BOMBED: Yankees Devour Mets 15-0

Santana delivers worst start of his career


Talk about an embarrassment. Derek Jeter and the New York Yankees hammered Johan Santana in the worst start of his career, routing the Mets 15-0 on Sunday for the biggest blowout in Subway Series history.
Jeter went 4 for 4 and the Yankees got two-run homers from Hideki Matsui and Robinson Cano in a nine-run fourth inning, chasing Santana early to take two of three in a testy series at Yankee Stadium.
Mets closer Francisco Rodriguez shouted at Yankees reliever Brian Bruney in left field during batting practice and the two were separated by teammates, one day after they exchanged barbs through the media.
Once the first pitch was thrown, the Yankees provided all the fireworks.
They needed only four innings to set a season high for runs in a game, building a huge cushion for A.J. Burnett (5-3). They finished with 17 hits, three by No. 9 batter Francisco Cervelli, and pulled several stars before the seventh.
Mets manager Jerry Manuel wasn't around at the end, either. He was ejected by plate umpire Jim Wolf for arguing after David Wright took exception to a called third strike in the sixth.
Santana (8-4) didn't look right all day. The velocity on his fastball was down, around 89-90 mph, and he was touched up for four two-out runs in the second.
The two-time Cy Young Award winner worked a 1-2-3 third against Mark Teixeira, Alex Rodriguez and Cano -- but failed to get another out.
He walked Nick Swisher leading off the fourth and Matsui followed with his 10th home run. Melky Cabrera lashed a line-drive double, Cervelli singled and Jeter made it 7-0 with an RBI single that chased Santana, who walked slowly off the mound and removed his cap before reaching the dugout.
Johnny Damon greeted Brian Stokes with an RBI double and Jeter scored when Alex Rodriguez grounded into a double play.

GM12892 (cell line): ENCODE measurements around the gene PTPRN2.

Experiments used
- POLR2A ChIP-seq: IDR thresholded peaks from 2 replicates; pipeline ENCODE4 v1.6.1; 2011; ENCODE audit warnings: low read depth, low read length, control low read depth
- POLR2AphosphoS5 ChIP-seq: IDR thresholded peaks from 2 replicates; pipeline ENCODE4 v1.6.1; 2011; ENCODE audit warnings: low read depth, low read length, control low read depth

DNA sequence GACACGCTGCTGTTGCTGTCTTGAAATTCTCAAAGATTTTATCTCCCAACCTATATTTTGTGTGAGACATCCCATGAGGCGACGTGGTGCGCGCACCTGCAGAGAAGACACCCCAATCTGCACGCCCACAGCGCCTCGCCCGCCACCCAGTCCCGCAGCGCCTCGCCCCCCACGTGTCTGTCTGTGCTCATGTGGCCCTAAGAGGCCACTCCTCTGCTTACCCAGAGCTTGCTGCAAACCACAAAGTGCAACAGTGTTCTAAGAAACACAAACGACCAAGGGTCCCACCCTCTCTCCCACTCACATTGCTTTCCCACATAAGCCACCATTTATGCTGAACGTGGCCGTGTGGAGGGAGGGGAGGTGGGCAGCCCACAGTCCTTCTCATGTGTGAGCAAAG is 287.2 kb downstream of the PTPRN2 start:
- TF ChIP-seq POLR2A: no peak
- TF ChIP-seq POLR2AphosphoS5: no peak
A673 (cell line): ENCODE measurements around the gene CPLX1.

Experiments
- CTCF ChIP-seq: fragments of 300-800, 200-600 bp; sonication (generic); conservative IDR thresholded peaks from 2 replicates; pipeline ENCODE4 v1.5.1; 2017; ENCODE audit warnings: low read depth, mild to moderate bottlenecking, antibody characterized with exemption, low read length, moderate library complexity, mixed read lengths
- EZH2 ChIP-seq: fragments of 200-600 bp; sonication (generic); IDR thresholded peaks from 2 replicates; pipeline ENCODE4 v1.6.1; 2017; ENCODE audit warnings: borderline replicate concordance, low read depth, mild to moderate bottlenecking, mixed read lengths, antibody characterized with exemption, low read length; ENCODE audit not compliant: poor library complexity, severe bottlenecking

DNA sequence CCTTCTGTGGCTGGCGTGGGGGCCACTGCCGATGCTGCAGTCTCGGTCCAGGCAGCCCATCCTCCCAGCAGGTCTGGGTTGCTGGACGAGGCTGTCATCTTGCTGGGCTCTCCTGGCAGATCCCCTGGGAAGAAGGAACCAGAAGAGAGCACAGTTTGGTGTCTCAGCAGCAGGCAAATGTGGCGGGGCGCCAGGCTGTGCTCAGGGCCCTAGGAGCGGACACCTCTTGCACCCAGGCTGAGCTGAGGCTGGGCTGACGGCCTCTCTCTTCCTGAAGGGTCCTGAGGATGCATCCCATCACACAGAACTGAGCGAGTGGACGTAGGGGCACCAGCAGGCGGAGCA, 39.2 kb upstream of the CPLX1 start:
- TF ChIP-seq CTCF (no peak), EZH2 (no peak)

That closed the book on Santana, who allowed a career-high nine runs and nine hits in three-plus innings -- matching his shortest start. His ERA spiked from 2.39 to 3.29.
After giving up four earned runs in his first seven outings this season, the left-hander has yielded 26 runs in his last six.
The last time Santana went only three innings was Sept. 26, 2007, with Minnesota at Detroit, where he was pulled after a long rain delay.
The last time he was lifted so quickly without a weather problem was May 23, 2004, when he went three-plus innings in a 17-7 loss for the Twins against the Chicago White Sox.
Flashing a sharp slider, Burnett allowed only four singles in seven innings. He struck out eight and walked four to rebound from a rough start Tuesday night at Fenway Park, where he was chased in the third inning as Boston began a three-game sweep of the Yankees.
The right-hander pumped his first after escaping a bases-loaded, none-out jam in the third and cruised from there.
Cano doubled twice and drove in three runs. Damon also had three RBIs for the Yankees, who won the series opener 9-8 when Mets second baseman Luis Castillo dropped Alex Rodriguez's two-out popup in the ninth inning, allowing two runs to score.
Castillo drew a loud cheer when he caught a first-inning popup.
The injury-riddled Mets have lost four of five.
Swisher, who walked and scored twice in the fourth, knocked the Mets around right from the start.
He ran down Alex Cora's leadoff drive to deep right and banged into the auxiliary scoreboard, dislodging the ``Mets'' sign next to their linescore and some blue padding at the bottom of the fence.
Swisher replaced the padding with his spikes -- a worker reached through from inside the scoreboard and straightened the "Mets'' sign.

Copyright AP - Associated Press
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